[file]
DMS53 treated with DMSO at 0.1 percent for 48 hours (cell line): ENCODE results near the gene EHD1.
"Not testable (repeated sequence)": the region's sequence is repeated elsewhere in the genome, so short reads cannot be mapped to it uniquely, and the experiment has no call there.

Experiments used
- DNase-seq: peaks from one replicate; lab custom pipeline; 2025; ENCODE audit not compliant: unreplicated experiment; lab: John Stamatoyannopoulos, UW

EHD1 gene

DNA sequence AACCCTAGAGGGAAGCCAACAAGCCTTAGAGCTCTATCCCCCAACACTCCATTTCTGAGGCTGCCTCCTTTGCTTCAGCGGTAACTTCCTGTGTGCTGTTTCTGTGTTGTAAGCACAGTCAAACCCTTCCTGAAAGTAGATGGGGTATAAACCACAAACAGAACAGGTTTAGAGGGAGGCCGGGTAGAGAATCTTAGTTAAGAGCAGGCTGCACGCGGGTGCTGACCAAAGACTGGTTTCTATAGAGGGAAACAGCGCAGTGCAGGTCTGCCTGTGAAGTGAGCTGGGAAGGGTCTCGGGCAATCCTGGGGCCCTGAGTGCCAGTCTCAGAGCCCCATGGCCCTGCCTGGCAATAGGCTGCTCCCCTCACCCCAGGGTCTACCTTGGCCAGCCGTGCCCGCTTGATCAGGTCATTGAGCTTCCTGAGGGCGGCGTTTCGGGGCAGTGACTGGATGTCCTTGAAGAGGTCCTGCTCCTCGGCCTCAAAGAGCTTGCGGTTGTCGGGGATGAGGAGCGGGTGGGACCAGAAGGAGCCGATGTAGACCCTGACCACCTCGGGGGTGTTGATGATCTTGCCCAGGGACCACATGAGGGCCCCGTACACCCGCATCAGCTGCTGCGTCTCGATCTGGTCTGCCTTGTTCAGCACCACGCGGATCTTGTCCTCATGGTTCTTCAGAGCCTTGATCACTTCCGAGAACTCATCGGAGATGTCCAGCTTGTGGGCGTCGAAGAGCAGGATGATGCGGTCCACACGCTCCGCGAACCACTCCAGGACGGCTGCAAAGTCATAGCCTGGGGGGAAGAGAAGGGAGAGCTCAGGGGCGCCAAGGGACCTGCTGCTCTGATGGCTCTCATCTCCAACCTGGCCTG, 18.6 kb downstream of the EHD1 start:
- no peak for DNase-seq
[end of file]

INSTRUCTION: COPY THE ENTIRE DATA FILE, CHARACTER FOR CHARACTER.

DMS53 treated with DMSO at 0.1 percent for 48 hours (cell line): ENCODE results near the gene EHD1.
"Not testable (repeated sequence)": the region's sequence is repeated elsewhere in the genome, so short reads cannot be mapped to it uniquely, and the experiment has no call there.

Experiments used
- DNase-seq: peaks from one replicate; lab custom pipeline; 2025; ENCODE audit not compliant: unreplicated experiment; lab: John Stamatoyannopoulos, UW

EHD1 gene

DNA sequence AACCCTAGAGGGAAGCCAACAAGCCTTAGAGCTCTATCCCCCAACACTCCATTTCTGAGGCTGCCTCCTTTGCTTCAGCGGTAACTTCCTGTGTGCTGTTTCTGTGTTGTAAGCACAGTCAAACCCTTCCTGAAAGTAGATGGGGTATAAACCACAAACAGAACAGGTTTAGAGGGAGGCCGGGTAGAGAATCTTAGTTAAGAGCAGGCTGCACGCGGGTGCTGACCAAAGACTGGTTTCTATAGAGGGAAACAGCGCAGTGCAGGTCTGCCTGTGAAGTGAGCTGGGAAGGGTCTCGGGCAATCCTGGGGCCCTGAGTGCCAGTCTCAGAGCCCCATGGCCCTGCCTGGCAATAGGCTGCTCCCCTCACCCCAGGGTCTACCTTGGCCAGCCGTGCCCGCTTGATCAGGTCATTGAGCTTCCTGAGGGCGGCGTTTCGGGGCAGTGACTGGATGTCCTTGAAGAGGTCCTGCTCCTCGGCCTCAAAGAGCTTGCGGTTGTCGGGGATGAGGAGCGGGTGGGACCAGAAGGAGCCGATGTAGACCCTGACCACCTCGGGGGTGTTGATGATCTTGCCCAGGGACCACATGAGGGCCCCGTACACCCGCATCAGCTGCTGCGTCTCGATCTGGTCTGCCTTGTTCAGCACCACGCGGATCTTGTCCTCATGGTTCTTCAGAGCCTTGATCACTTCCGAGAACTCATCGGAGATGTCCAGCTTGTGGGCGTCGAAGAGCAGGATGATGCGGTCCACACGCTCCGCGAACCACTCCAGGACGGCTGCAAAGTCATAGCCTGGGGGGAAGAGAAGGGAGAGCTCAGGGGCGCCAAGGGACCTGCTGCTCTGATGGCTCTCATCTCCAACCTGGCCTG, 18.6 kb downstream of the EHD1 start:
- no peak for DNase-seq